Police harness new technology to catch drivers who pass too close to cyclists

Police in Tennessee are using a range-finding ultrasound unit to measure the distance between their bicycle and passing cars

Police on bikes are using sophisticated technology to gather evidence of drivers who pass too close.

A range-finding ultrasound unit measures the space between the bicycle and overtaking vehicle.

If it detects that the gap is too small, a computer on the handlebar sounds a buzzer and displays the measurement in inches.

>>> Cyclists make better drivers, says insurance firm offering bike riders better rates

At the same time a Go-Pro video camera on the handlebar automatically records the near-miss.

Drivers are then pulled over, shown the video and told to mend their ways. They are warned that if they don’t, they’ll face a day in court and a fine.

It’s an initiative of officers in Chattanooga, Tennessee, where the law states cars must not get closer than 36 inches (91cm).

Trucks must be even more considerate – if they pass within 72 inches they could be up before the judge.

The state law was passed in 2007 and similar regulations are in place in 23 other US states.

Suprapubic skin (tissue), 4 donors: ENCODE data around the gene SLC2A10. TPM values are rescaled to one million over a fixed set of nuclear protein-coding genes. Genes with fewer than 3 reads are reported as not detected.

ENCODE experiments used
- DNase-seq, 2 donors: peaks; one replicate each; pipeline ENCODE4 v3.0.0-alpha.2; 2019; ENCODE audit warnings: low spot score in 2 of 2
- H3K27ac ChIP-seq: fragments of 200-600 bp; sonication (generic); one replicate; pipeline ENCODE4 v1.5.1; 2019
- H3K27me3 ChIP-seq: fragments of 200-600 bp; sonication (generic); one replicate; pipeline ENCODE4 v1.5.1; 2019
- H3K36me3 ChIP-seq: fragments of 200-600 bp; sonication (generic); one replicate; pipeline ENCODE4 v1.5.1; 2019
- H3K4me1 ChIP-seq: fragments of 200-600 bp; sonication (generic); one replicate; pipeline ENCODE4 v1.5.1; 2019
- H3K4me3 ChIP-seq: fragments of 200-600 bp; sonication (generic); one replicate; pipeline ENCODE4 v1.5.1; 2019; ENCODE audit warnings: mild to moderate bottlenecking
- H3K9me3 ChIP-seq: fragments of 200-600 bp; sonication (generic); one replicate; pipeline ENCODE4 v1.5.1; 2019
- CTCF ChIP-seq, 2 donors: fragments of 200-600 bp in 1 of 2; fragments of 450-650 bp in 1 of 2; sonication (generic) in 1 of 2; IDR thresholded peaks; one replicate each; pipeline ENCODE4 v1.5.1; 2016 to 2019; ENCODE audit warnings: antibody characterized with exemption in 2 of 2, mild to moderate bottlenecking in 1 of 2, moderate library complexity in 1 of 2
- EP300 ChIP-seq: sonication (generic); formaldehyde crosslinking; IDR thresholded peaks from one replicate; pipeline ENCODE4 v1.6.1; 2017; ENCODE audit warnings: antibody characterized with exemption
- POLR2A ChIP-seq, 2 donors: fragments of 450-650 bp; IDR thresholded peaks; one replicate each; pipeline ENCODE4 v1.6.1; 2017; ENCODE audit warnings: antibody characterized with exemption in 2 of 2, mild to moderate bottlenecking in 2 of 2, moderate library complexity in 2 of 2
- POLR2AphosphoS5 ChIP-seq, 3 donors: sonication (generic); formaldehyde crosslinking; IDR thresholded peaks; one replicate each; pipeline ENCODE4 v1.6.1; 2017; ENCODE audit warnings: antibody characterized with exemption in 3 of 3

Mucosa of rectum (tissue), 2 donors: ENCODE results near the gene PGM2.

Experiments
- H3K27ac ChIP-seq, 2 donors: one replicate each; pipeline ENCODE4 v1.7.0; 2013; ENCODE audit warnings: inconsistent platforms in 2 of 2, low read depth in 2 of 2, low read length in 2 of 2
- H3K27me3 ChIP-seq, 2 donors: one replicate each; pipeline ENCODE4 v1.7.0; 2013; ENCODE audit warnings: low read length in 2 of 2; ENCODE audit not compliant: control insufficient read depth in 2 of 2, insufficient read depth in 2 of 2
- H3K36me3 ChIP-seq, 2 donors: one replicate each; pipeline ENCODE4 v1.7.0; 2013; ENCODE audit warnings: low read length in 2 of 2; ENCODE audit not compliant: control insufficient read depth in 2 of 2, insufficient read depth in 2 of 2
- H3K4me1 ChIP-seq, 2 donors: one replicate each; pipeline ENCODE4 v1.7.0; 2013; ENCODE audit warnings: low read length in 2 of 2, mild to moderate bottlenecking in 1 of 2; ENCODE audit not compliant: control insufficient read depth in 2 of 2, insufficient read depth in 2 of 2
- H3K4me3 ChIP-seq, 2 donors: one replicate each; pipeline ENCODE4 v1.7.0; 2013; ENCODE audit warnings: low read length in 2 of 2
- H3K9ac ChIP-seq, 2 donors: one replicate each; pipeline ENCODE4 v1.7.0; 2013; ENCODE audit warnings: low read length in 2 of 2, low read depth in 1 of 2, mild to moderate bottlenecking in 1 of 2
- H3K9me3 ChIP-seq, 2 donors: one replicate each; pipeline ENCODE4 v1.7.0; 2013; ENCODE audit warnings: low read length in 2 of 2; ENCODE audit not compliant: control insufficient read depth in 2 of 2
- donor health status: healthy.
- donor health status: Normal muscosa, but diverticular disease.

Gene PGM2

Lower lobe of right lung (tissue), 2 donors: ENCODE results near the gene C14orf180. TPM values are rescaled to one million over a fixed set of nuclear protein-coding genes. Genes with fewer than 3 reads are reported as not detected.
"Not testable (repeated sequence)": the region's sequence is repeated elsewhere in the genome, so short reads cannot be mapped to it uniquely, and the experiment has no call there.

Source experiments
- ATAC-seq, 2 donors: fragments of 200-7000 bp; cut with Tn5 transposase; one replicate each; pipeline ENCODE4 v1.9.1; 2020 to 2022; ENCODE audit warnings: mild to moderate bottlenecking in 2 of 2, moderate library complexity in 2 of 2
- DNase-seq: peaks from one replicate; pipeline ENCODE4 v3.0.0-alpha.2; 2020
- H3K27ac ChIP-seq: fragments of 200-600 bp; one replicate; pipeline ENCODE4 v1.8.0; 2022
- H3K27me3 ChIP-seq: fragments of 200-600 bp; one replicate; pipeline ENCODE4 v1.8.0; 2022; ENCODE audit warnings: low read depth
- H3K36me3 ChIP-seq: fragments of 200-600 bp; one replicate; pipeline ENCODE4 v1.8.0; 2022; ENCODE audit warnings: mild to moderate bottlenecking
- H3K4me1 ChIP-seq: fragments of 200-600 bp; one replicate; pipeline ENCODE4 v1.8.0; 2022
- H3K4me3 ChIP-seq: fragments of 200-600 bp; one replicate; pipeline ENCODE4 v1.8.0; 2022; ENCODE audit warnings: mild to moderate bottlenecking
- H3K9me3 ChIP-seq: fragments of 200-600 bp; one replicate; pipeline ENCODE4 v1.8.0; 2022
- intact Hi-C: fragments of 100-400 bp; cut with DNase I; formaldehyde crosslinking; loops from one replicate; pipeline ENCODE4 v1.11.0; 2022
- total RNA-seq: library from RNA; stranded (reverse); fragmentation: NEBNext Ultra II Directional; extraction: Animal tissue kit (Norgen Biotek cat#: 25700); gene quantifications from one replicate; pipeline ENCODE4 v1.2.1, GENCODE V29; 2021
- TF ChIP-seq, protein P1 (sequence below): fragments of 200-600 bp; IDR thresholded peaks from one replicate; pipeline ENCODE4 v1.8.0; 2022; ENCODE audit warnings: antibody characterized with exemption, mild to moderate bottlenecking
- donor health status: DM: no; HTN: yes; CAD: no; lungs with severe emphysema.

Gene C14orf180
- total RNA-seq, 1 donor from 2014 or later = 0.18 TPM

Yet it is only this year that equipment suitable for a bike, and which is able to gather evidence acceptable by the courts, has been available.

Watch: Five commuting tips for cyclists

When a small electronics company, Codaxus, came up with the system, a local community group raised $1,400 to buy it for Chattanooga Police Officer Rob Simmons.

Now, as he makes his usual patrols by bike, woe betide any driver who cuts him up. He used to have to make judgement calls himself about how near they came to him but the new equipment means drivers can no longer argue the toss.

The Bicyclist and Safe Monitoring Applied Radar Technology (BSMART) unit gets their measure to within one inch, even if they are passing at speed.

>>> Will this anti-dooring system help to keep cyclists safer on the roads?

“The mission is to improve the safety of the most vulnerable road users by improving relationships between motorists and cyclists, to help motorists understand the risks for bicycles,” says Simmons' boss, Police Chief Fred Fletcher.

The police are keen to stress they don't want to penalise drivers – they want to educate them.

“Most of the things motorists are doing is from lack of understanding, rather than malicious effort. Most people will act more safely if they understand the issues and risks,” says Fletcher.

The Tennessee law that must be the envy of road safety campaigners in the UK where there is no distance specified.

The Highway Code Rule 163 says only that drivers must give cyclists "at least as much room as you would when overtaking a car".

Max Glaskin is an award-winning freelance journalist who tweets about cycling and science as @CyclingScience1 and is the author of Cycling Science (published by Frances Lincoln UK, Chicago University Press USA, and seven other languages).

Thank you for reading 20 articles this month* Join now for unlimited access

Enjoy your first month for just £1 / $1 / €1

*Read 5 free articles per month without a subscription

Join now for unlimited access

Try first month for just £1 / $1 / €1